The Fear of Missing Out

By: Adam Marelli

Is it holding your photography back?


The fear of missing out affects more than photographers.  There were many nights I spent out well past the hours of intelligent decisions (usually post 2:00am) because I did not want to miss out.  It is a tendency that is nearly impossible to satisfy because there is the possibility that something is on the horizon.  But the probability that something spectacular was going to happen, on those over served nocturnal evenings, was about as likely as winning the lottery.

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I got over the fear of missing out a few years ago while shooting a project in the South Pacific.  Before that, I would carry a camera a lot.  It would be with me around NYC, at the airport while traveling, family gatherings … you name it, I had a camera.


But it took going around the world to realize two things.  There was zero correlation to the amount of time I carried a camera and the amount of good pictures I produced.  And not having a camera is one of the most powerful exercises for training your eye as a photographer.

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How did this all happen in the South Pacific?


After two+ days of travel from New York to Tanna Vauatu, I was exhausted.  Finally able to drop my bags, I decided to take an afternoon walk down the beach.  For those of you who don’t know what the Tanna coast looks like, imagine being shipwrecked on a deserted island.  When you look down the beach, all you see is an endless line of sand dividing the ocean on one side and dense foliage on the other.  There are no visible houses or people. This is Tanna.

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My brain was totally shot from travel and I figured even if I took a camera, the pictures would be junk.  Was I wrong?  Absolutely.  Did I miss an amazing set of shots?  Yup, I did.


Did it regret?  Not at all.  Missing those shots was the best thing that could have ever happened to me because along with missing those shots, I lost the fear of missing out.  It just vanished and it has never returned.

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What happened you ask?  As I walked down the beach, I saw two figures in the water.  They were waist deep and looked like they were bathing.  Even though Tanna is a small island in the middle of the Pacific, it has ample fresh water.  No one bathes in the ocean.  It did not make sense from a distance.  As I got closer there was a flash of orange light, like a mirror reflecting a blinding light.


Not having a camera is one of the most powerful exercises for training your eye as a photographer.


The bright light was the setting sun as it reflected off of cow organs.  Two of the women from the village were cleaning the parts of a recently slaughtered cow.  Later, I learned that the volcanic rock that lines the coast is connected to an underground fresh water reserve.  At low tide, the pools have mostly fresh water.  The women use the water to clean everything from clothes to cow parts.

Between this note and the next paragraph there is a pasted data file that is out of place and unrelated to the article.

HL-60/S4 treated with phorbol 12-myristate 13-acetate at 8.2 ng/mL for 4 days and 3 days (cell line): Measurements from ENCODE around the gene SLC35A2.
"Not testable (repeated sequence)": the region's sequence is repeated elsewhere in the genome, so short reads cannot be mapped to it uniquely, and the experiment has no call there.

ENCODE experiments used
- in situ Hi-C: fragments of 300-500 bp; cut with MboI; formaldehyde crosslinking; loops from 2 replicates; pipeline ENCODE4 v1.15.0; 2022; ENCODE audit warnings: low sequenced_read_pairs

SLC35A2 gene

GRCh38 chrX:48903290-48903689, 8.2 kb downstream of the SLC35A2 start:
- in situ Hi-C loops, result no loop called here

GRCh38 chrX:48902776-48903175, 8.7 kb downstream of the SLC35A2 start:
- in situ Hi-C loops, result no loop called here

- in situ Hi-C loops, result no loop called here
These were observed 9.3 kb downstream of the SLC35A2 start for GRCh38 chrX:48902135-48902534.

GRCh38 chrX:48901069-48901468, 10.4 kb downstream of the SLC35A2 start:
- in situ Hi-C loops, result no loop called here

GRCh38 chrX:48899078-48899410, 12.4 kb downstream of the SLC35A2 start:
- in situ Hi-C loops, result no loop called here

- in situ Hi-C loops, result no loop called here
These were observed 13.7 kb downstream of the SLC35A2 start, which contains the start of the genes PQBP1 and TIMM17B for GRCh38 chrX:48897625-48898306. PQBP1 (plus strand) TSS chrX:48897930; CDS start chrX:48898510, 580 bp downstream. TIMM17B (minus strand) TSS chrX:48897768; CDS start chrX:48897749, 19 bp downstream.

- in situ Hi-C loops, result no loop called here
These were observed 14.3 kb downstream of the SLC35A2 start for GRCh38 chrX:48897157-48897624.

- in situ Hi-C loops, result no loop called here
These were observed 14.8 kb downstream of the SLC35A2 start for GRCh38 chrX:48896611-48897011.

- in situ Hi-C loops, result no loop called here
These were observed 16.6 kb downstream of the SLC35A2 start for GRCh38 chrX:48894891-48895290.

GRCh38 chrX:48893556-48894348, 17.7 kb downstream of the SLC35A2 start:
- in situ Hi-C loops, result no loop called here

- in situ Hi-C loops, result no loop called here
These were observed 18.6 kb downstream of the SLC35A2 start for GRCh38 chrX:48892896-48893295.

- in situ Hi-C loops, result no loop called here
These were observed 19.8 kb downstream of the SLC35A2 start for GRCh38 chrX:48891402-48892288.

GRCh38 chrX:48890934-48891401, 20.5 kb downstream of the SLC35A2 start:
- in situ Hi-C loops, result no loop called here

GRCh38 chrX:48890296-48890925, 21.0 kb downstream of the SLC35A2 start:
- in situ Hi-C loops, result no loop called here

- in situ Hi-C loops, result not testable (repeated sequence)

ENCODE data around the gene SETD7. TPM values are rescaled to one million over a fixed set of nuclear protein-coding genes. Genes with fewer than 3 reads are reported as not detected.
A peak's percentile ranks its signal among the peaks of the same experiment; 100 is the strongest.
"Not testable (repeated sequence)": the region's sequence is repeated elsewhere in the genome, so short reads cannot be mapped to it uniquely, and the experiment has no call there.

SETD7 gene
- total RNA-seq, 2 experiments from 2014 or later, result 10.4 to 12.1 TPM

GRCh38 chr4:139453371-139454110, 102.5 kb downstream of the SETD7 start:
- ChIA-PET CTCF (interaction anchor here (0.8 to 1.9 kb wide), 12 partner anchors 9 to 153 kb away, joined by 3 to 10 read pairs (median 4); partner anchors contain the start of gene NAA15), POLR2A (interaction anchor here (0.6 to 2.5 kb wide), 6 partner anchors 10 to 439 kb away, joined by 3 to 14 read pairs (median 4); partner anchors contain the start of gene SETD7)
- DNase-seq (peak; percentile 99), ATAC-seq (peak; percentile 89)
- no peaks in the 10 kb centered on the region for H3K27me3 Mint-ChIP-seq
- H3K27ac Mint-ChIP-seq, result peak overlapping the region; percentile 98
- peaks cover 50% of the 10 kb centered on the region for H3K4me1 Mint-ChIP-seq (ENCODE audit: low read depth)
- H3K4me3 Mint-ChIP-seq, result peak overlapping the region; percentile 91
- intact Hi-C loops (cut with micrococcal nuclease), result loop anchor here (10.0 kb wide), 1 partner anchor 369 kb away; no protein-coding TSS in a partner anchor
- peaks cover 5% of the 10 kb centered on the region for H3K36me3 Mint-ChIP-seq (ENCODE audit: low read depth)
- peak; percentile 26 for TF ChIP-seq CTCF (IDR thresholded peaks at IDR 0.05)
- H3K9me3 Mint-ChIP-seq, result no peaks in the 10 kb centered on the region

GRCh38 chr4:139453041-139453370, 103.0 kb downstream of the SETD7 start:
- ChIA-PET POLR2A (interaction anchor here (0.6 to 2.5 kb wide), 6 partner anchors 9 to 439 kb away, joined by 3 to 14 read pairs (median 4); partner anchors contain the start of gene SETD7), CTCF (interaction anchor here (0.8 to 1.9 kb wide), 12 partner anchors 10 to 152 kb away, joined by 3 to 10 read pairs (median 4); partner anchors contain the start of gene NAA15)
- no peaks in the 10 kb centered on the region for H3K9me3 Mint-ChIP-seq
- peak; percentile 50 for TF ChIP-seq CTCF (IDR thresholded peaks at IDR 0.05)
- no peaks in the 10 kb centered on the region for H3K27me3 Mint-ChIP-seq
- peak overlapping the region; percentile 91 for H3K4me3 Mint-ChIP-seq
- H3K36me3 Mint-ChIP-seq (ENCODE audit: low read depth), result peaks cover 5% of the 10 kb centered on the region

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As I sat there having a conversation with what turned out to be my host’s cousin, Marie, and her friend, all I was thinking was, “How the h*ll did I leave my camera back in my hut?!”  Here I was, in a totally new place, watching something I’d never seen before, blanketed in the most ideal late afternoon sun you could get in the South Pacific, and all I could do was make a memory – not a photo.  I felt like an idiot.


But a few hours later when I went to bed, something hit me: I was in a new place and I was bound a see some incredible things.

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If I worried about every shot I tried to get or missed, the whole experience would just be a big ball of stress.

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The next day, I decided I would not shoot every day.  I would use the tension that built from not shooting to fuel the following day.  This on and off approach to being on the island changed how I shoot.  No longer did I feel the need to catch it all. If things passed and I missed them, I just let them go.  When people met me for the first time and asked, “Are you a photographer? Where’s your camera?” I replied that it was back in the hut.


If I worried about every shot I tried to get or missed, the whole experience would just be a big ball of stress.


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I don’t imagine it is an experience I can recreate for someone else.  It is not something I could teach.  It is only a story that I can retell.  For most photographers the story won’t matter.  But for a very small few, it will take them one step closer to relieving another one of the invisible burdens we put on our photography.  When those weights are lifted not only does our photography grow, but we enjoy it a whole lot more.

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